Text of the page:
How to Make an Elizabethan Collar for Dogs

Most dogs adapt quickly to wearing an Elizabethan collar.

Most dogs adapt quickly to wearing an Elizabethan collar.

Your dog's instinct to lick his wounds is a problem if he has an open sore or stitches. An Elizabethan collar deters dogs from licking or scratching during recovery. Collars can be pricey but a homemade one will do the trick for little to no cost.

Items you will need

  • Plastic flowerpot or cylindrical bucket
  • Heavy-duty scissors
  • Drill
  • Gauze, shoelaces or soft rope

Making an Elizabethan collar

Step 1

Cut out the bottom of the pot or bucket to form the cone. Slide the cone over your dog's head. To ensure that the cone is not too tight, check that you can slide two fingers between the cone and your dog's neck. The cone should extend at least 1 inch past your dog's nose when the opposite end is resting on the dog's collar.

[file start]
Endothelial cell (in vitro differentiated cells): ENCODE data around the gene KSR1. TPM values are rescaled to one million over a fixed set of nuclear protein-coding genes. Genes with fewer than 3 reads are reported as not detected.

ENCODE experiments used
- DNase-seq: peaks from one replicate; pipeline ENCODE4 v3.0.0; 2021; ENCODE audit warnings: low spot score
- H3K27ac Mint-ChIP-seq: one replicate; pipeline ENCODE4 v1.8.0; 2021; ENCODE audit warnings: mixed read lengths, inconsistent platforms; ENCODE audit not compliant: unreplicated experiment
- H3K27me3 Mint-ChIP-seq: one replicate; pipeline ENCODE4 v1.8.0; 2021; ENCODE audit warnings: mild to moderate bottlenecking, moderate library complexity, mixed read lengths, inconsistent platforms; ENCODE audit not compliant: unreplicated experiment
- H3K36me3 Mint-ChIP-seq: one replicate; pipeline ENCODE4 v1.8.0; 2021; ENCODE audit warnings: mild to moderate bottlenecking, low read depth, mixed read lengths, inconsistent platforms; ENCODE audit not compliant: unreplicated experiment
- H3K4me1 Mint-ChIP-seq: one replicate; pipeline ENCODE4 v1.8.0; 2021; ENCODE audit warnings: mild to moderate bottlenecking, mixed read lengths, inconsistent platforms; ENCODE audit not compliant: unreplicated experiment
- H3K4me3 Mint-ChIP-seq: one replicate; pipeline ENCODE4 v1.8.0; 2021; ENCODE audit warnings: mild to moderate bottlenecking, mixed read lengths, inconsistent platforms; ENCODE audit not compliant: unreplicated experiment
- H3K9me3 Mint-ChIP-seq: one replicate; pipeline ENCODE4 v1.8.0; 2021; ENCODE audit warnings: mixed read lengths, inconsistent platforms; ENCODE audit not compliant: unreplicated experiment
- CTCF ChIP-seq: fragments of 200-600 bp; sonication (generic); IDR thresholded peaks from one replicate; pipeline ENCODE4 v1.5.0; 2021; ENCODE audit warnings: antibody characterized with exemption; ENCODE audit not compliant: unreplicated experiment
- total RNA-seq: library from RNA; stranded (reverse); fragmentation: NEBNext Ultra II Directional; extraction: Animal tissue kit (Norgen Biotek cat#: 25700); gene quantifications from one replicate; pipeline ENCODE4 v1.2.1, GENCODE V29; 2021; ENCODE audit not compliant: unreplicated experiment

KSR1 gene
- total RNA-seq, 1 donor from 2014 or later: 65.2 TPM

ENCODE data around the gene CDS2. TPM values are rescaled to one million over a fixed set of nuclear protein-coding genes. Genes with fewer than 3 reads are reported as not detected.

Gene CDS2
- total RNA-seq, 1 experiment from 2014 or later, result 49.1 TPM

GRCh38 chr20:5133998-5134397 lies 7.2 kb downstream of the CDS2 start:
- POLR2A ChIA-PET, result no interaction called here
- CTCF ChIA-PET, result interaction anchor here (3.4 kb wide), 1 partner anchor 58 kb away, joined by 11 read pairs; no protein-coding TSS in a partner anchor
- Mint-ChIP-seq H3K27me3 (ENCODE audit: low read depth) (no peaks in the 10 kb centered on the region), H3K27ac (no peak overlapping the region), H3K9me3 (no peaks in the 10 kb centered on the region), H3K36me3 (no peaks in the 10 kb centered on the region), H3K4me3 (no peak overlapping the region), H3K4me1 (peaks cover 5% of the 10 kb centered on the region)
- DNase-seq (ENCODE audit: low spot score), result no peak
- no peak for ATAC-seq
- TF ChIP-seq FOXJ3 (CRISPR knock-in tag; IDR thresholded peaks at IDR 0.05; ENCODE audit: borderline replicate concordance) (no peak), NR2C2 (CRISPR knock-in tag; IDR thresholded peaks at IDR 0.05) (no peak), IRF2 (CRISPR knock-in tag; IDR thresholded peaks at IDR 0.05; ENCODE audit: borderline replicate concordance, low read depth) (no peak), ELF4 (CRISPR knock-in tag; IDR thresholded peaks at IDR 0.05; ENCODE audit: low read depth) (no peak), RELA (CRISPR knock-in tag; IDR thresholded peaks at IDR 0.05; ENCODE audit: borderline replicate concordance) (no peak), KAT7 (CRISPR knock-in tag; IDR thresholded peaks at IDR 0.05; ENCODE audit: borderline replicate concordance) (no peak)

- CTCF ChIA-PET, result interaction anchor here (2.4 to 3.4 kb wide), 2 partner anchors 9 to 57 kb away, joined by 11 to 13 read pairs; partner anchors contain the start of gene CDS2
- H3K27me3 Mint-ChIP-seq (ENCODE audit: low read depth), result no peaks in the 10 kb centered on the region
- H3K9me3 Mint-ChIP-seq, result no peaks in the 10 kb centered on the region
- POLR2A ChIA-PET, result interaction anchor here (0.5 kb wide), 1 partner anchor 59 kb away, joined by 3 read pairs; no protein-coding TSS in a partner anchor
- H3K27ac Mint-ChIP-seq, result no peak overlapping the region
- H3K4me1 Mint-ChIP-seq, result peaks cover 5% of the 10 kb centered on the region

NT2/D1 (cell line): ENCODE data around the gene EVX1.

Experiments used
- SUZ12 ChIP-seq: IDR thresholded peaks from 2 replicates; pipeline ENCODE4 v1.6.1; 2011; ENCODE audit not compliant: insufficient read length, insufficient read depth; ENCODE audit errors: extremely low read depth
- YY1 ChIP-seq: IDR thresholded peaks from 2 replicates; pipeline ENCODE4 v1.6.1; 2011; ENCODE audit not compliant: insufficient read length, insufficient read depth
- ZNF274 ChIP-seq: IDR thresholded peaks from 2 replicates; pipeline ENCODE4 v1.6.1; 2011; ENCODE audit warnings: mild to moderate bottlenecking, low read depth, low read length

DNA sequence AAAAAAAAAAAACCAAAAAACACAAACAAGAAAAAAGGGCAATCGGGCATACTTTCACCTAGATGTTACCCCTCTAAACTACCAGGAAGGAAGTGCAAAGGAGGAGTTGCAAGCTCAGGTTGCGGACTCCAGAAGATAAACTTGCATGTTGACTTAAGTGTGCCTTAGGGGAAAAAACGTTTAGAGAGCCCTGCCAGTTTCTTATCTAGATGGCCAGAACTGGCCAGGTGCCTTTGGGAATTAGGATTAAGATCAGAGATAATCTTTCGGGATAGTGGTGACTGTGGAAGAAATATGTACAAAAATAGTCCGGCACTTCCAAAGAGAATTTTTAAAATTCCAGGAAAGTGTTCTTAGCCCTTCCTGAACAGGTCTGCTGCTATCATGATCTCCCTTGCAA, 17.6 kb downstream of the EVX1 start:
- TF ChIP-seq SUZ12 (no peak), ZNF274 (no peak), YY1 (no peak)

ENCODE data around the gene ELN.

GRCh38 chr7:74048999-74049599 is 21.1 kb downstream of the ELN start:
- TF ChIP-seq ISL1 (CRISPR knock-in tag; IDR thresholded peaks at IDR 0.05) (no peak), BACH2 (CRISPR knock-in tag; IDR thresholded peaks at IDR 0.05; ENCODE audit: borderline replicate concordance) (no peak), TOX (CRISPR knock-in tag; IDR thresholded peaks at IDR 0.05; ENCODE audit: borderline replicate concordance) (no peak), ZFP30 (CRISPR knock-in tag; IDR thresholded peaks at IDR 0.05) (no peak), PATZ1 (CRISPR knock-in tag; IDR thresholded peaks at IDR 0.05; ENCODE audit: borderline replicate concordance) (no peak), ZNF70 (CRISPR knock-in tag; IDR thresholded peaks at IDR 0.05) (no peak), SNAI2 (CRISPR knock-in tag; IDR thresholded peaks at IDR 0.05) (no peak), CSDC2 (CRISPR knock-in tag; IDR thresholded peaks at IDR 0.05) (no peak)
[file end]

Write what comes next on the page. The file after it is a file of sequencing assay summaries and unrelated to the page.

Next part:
Step 2

Remove the cone and drill four to six evenly-spaced holes around the bottom of the pot, approximately 1 inch from the bottom. Make the holes large enough so the tie material slides through easily.

Step 3

Slide the cone over your dog's head. Thread the tie material through the cone's holes and tie the cone to the dog's collar.

Step 4

Monitor your dog to ensure that he is not able to reach his wound while wearing the Elizabethan collar. If he can, tighten the tie material to your dog's collar or make a new cone using a longer pot or bucket.


  • Your dog may be freaked out at first. Encourage your dog's acceptance of the Elizabethan collar by offering lots of praise and some treats when he wears it.
  • Some dogs may be reluctant to eat or drink while wearing the collar. You may have to remove the collar for short periods to allow him easy access to his bowls.


  • If you can't supervise your dog while he wears the collar, it is safest to crate him while you are away to avoid potential injury.

About the Author

Alexa Green's professional writing career started in 2001. She has published her research results in peer-reviewed journals such as "Avian Diseases," "Journal of Medical Entomology" and "Journal of Wildlife Diseases." Green holds a Bachelor of Science in biology and a Master of Science in wildlife biology.

Photo Credits

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